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HQ 951219

June 26, 1992

CLA-2 CO:R:C:T 951219 CC


TARIFF NO.: 4203.21.8060

Roger Heumann
Olympia Sports Company
8 Skyline Drive
Hawthorne, NY 10532

RE: Modification of NYRL 869407; classification of motorcycle racing gloves; specially designed for use in sports; subheading 4203.21, HTSUSA

Dear Mr. Heumann:

This letter is in response to your request of January 8, 1992 for reconsideration of New York Ruling Letter (NYRL) 869407, dated December 31, 1991, concerning the classification of motorcycle gloves. Samples were submitted for examination.


The merchandise at issue, designated by you as style 310, is a leather glove, which you state is designed for motorcycle racing. The palm and palm-side of the thumb and index finger have partial leather overlays. The glove has half-pique finger seams and leather padded reinforcement on the back of the fingers and over the knuckles. Kevlar is present to reinforce the palm side and back of the fingers and knuckle area. This glove has a partially elasticized wrist and fourchettes. It is fastened by a hook and loop closure over a side vent.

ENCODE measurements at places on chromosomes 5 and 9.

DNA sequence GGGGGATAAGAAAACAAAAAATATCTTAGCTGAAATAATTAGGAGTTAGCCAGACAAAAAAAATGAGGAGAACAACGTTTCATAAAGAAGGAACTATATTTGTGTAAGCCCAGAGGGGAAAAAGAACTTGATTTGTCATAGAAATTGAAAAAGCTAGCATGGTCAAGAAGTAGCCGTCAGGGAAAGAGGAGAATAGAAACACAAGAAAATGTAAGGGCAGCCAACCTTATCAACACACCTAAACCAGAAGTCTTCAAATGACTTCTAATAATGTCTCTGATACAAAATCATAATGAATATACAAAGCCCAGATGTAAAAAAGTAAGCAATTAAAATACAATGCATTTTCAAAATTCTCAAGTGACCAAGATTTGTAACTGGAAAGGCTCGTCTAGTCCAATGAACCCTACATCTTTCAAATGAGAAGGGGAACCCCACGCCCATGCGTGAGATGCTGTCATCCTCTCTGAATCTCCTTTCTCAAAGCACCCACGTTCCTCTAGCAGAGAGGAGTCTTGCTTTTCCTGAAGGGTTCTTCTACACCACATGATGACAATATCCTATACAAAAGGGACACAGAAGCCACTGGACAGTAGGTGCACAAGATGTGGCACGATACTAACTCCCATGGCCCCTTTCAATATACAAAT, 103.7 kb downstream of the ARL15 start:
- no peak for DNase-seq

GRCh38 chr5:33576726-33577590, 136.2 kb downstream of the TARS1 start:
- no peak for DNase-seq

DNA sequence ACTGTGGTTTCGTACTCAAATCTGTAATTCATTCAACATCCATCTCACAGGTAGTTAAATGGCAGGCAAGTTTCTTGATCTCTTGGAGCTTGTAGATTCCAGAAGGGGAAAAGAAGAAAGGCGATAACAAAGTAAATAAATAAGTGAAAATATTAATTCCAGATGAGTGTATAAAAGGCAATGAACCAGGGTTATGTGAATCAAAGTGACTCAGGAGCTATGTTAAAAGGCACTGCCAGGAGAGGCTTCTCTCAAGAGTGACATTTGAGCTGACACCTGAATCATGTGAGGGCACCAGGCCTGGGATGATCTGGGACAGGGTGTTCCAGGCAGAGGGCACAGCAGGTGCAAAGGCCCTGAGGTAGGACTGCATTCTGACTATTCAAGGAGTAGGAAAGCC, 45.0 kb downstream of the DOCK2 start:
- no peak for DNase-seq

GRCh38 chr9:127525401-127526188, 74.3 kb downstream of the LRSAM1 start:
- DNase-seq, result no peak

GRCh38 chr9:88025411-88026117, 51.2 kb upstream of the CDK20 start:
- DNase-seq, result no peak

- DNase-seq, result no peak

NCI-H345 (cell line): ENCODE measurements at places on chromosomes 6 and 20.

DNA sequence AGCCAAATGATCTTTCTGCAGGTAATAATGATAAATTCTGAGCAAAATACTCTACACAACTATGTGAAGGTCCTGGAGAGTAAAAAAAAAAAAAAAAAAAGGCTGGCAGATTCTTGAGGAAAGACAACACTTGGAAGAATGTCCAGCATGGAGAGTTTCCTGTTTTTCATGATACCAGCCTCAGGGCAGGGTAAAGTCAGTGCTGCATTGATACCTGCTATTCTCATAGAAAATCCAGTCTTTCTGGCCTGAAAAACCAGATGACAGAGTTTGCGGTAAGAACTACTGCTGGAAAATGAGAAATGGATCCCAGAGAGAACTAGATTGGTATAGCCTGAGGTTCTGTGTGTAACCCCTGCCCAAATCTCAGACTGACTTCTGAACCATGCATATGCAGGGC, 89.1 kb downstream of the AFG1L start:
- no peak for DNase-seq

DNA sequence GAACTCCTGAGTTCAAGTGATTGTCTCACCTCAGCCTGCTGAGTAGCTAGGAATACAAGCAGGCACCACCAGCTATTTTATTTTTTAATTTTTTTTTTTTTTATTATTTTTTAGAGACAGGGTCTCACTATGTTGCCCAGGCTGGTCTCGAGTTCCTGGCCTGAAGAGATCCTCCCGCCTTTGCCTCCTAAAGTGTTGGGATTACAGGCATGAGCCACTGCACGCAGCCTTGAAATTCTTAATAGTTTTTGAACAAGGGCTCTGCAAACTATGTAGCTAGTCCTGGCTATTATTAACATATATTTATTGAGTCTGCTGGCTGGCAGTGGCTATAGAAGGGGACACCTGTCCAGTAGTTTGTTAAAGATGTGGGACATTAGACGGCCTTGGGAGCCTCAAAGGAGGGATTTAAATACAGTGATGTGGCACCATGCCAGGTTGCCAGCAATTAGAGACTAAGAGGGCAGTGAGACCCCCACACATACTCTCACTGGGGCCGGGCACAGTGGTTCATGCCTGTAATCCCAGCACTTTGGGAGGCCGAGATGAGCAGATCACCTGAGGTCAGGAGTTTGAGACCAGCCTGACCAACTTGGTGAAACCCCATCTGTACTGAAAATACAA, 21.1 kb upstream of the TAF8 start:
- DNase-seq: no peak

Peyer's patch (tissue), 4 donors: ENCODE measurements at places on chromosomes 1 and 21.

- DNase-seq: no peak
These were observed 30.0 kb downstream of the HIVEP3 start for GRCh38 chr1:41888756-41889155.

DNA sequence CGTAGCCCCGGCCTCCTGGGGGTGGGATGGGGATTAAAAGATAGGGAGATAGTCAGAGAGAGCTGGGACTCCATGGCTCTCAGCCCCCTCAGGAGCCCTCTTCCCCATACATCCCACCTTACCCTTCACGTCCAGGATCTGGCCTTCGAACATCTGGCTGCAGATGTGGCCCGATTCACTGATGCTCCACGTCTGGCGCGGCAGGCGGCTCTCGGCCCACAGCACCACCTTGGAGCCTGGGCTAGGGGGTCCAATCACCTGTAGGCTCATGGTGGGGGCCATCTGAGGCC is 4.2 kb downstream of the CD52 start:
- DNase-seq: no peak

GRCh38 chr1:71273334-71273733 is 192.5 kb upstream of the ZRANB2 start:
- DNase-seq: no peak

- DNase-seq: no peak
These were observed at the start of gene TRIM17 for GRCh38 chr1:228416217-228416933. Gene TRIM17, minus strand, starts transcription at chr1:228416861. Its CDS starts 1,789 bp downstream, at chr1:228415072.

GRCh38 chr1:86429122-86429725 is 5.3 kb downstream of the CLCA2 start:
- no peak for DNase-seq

In NYRL 869407 it was ruled that the merchandise at issue was not a sports glove for tariff classification purposes; therefore, this glove was classified under subheading 4203.29.1500 of the Harmonized Tariff Schedule of the United States Annotated (HTSUSA). You contend that this glove, designed for motorcycle racing, is classifiable as a sports glove.


Whether the merchandise at issue is classifiable as a glove specially designed for use in sports?


Classification of merchandise under the HTSUSA is in accordance with the General Rules of Interpretation (GRI's), taken in order. GRI 1 provides that classification shall be determined according to the terms of the headings and any relative section or chapter notes.

Heading 4203, HTSUSA, provides for articles of apparel and clothing accessories, of leather or of composition leather. The merchandise at issue is leather gloves which are classifiable in this heading.

Subheading 4203.21, HTSUSA, provides for gloves, mittens and mitts, specially designed for use in sports; subheading 4203.29, HTSUSA, provides for gloves, mittens and mitts, other. The issue in this case is whether the gloves are specially designed for use in sports.